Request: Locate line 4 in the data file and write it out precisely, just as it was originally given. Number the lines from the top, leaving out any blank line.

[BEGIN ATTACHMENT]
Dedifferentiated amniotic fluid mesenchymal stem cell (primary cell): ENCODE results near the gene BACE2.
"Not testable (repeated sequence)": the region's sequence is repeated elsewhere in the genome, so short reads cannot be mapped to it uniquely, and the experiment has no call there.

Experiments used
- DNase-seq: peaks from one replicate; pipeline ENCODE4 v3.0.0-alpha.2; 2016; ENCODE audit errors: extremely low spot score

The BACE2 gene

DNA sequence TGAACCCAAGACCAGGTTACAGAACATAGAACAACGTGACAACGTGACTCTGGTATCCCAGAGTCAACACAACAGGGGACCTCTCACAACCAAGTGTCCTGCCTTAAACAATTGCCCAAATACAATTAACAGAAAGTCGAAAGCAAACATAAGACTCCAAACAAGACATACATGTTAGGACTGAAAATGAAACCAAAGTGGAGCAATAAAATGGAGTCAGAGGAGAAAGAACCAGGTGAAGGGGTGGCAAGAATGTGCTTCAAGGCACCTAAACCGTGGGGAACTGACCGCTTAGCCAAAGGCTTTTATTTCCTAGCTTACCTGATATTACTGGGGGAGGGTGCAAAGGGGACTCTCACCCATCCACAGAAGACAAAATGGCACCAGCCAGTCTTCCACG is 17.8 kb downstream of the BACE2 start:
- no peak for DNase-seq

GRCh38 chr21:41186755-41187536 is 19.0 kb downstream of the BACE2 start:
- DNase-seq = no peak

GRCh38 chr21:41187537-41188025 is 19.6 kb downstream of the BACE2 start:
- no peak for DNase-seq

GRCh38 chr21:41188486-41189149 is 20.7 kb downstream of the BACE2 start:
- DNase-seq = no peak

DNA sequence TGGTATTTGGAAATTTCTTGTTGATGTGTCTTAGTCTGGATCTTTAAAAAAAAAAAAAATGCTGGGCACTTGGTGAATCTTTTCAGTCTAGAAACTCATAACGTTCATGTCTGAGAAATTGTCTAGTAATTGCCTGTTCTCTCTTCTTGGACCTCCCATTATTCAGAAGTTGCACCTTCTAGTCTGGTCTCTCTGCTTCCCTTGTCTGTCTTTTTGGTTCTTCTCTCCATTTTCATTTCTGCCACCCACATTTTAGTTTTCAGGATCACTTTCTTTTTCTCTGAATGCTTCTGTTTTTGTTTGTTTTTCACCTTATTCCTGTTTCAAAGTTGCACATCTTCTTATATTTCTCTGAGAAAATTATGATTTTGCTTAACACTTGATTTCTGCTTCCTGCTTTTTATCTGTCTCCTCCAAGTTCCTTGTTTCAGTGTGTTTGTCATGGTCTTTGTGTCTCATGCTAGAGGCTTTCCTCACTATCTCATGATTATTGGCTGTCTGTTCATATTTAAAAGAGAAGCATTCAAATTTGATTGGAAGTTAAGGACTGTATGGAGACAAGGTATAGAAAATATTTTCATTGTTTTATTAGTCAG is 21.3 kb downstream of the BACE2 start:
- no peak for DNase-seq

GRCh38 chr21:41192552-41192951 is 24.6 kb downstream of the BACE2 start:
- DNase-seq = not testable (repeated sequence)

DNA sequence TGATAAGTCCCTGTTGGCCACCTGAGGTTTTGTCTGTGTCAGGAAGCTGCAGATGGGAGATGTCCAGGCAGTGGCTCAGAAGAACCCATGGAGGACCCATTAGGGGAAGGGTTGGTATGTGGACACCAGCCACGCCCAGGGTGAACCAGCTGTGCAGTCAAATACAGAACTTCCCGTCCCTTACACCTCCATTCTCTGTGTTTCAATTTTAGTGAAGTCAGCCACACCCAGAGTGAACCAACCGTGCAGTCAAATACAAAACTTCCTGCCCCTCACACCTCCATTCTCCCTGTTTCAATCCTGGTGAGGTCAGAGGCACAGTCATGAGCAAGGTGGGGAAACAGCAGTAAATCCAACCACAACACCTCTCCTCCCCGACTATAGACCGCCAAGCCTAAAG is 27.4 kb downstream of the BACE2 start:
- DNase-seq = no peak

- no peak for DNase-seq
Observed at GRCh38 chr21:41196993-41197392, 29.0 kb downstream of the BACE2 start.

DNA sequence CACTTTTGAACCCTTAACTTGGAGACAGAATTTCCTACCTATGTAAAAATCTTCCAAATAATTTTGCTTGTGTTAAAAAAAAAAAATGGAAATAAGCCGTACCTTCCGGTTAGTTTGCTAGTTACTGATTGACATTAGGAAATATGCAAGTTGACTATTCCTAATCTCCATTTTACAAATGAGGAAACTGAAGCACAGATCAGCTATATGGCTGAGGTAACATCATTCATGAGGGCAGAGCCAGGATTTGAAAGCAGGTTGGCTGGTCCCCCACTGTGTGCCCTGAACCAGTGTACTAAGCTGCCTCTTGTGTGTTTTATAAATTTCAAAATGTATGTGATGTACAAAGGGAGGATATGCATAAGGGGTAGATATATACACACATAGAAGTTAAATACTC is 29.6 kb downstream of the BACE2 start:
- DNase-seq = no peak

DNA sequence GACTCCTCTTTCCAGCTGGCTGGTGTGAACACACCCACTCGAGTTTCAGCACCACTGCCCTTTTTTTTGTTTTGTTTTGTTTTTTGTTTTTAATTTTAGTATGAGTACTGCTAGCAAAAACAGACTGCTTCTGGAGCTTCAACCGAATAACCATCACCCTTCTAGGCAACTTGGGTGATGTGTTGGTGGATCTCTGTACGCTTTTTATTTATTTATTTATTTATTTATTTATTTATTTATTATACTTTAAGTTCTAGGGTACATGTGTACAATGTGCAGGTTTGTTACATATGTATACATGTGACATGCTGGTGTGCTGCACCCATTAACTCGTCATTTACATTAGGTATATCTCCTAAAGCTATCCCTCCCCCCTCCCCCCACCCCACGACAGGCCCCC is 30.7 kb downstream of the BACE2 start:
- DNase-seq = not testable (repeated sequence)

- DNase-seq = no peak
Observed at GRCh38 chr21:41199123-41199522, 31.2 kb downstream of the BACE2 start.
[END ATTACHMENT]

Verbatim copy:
- DNase-seq: peaks from one replicate; pipeline ENCODE4 v3.0.0-alpha.2; 2016; ENCODE audit errors: extremely low spot score